For nearly two years Twin Pines Minerals LLC, an Alabama-based mining company, has petitioned the U.S. Army Corps of Engineers to secure federal permits allowing the company to destroy extensive wetlands and streams on a 12,000-acre site near the Okefenokee Swamp. The Clean Water Act required such action. During this process, Twin Pines, federal and state agencies, citizens and other stakeholders had the opportunity to submit information and opinions to the Corps in support of or in opposition to the proposed mining operation.
Tens of thousands of citizens did so, voicing legitimate concerns about the titanium mine’s potential impacts on the Okefenokee. But earlier this year when changes to the Clean Water Act went into effect, those voices were effectively muted. The rule changes removed from federal protection 376 acres of wetlands on the proposed mining site and eliminated the need for Twin Pines to secure federal permits. Now, only Georgia leaders have the ability to stop this dangerous proposal or ensure that if mining takes place, it will be done without harming one of Georgia’s seven natural wonders.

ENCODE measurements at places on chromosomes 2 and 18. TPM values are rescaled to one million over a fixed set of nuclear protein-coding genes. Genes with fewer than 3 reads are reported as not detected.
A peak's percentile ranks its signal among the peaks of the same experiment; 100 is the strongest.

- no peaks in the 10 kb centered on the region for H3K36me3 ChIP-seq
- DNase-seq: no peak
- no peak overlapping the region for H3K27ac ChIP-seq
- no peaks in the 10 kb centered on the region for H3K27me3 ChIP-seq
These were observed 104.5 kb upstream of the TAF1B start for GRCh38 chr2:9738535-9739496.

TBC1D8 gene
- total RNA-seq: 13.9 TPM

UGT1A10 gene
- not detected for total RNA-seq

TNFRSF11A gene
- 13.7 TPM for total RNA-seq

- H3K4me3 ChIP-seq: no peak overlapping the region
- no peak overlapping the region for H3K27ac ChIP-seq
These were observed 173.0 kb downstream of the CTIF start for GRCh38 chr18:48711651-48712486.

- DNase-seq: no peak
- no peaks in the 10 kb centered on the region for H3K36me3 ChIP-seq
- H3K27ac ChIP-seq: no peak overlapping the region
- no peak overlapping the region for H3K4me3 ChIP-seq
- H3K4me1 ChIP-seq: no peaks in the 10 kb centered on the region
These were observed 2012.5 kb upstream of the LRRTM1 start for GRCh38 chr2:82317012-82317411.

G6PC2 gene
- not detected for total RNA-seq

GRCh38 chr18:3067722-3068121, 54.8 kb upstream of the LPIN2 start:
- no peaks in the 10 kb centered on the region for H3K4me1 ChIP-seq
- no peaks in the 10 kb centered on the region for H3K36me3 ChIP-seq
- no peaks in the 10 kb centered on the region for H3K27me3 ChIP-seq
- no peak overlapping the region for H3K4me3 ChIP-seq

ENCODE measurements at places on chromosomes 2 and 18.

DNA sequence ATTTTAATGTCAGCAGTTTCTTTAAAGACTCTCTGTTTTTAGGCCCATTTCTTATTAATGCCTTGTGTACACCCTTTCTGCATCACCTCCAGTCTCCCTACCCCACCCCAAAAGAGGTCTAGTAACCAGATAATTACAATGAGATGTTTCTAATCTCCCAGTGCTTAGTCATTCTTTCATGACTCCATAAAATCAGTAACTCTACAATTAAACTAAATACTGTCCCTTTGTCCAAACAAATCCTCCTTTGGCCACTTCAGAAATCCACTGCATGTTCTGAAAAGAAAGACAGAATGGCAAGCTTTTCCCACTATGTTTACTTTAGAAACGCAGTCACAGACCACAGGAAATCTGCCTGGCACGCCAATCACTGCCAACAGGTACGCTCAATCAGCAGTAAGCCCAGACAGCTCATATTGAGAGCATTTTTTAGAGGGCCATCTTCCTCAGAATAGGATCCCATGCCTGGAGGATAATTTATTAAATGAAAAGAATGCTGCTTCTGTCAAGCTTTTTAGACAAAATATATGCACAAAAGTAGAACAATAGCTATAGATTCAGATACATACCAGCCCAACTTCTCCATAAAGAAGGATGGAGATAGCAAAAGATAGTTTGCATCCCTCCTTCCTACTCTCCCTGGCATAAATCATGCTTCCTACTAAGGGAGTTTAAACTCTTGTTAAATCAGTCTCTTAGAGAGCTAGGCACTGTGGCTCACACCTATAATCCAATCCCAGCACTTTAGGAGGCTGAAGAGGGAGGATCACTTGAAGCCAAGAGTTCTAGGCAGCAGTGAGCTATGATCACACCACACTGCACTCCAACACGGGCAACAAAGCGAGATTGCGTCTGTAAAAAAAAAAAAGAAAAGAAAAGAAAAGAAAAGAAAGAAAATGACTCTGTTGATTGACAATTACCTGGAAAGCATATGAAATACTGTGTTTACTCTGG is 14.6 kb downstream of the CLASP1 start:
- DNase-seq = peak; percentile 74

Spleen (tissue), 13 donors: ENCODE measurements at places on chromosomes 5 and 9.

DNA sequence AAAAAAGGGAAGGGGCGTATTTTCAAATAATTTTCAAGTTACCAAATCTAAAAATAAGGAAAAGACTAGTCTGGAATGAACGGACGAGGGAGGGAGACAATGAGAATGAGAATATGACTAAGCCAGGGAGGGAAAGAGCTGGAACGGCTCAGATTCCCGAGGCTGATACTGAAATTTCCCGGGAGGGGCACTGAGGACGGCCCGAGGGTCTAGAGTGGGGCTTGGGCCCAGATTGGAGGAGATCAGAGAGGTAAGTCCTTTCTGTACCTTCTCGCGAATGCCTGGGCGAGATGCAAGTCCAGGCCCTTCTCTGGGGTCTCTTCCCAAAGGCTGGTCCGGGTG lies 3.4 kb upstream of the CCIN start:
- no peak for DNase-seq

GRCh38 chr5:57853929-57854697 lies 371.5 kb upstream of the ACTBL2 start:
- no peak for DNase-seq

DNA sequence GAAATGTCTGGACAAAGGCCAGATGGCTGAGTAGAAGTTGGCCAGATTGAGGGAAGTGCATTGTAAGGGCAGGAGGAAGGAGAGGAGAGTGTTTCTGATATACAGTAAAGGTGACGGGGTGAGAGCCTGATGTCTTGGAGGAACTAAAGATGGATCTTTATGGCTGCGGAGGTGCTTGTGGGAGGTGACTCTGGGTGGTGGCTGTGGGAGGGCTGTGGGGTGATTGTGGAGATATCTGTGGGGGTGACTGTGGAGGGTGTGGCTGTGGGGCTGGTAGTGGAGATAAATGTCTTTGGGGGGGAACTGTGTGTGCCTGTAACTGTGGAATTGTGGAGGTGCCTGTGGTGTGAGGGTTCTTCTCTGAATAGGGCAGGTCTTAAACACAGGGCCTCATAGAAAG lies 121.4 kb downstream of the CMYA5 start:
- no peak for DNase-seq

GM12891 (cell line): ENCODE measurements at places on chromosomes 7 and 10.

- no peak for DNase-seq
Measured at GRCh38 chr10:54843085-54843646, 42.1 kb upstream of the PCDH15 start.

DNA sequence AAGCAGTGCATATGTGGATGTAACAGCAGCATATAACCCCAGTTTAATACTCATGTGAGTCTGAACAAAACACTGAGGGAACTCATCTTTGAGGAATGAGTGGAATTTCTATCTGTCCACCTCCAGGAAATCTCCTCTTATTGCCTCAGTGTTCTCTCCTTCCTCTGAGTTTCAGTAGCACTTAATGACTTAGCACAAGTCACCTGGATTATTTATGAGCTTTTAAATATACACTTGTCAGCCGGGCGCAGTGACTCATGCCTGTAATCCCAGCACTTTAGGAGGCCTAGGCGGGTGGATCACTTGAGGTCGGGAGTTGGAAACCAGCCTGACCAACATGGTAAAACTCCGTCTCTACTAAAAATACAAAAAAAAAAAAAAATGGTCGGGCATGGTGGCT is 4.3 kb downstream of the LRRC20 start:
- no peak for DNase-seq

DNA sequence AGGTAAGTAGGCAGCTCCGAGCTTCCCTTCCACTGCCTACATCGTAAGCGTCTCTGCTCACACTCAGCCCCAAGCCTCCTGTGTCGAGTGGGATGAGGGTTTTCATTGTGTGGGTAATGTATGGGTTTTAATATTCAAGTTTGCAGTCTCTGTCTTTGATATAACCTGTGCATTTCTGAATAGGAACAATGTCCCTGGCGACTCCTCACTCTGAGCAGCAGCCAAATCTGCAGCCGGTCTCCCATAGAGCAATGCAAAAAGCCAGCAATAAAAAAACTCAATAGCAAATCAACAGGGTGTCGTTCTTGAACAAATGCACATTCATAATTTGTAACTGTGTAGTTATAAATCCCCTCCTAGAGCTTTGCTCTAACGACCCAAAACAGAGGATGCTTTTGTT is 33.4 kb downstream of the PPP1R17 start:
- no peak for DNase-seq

The Okefenokee Swamp is a signature landscape of Georgia. Covering 438,000 acres, it is considered the largest blackwater wetland in North America and virtually all of it — some 630 square miles in Charlton, Ware, and Clinch counties as well as Baker County in Florida — is protected as the Okefenokee National Wildlife Refuge. It is home to a dizzying array of flora and fauna, with more than 600 species of plants and more than 400 species of vertebrates, including 200 varieties of birds and 60 kinds of reptiles.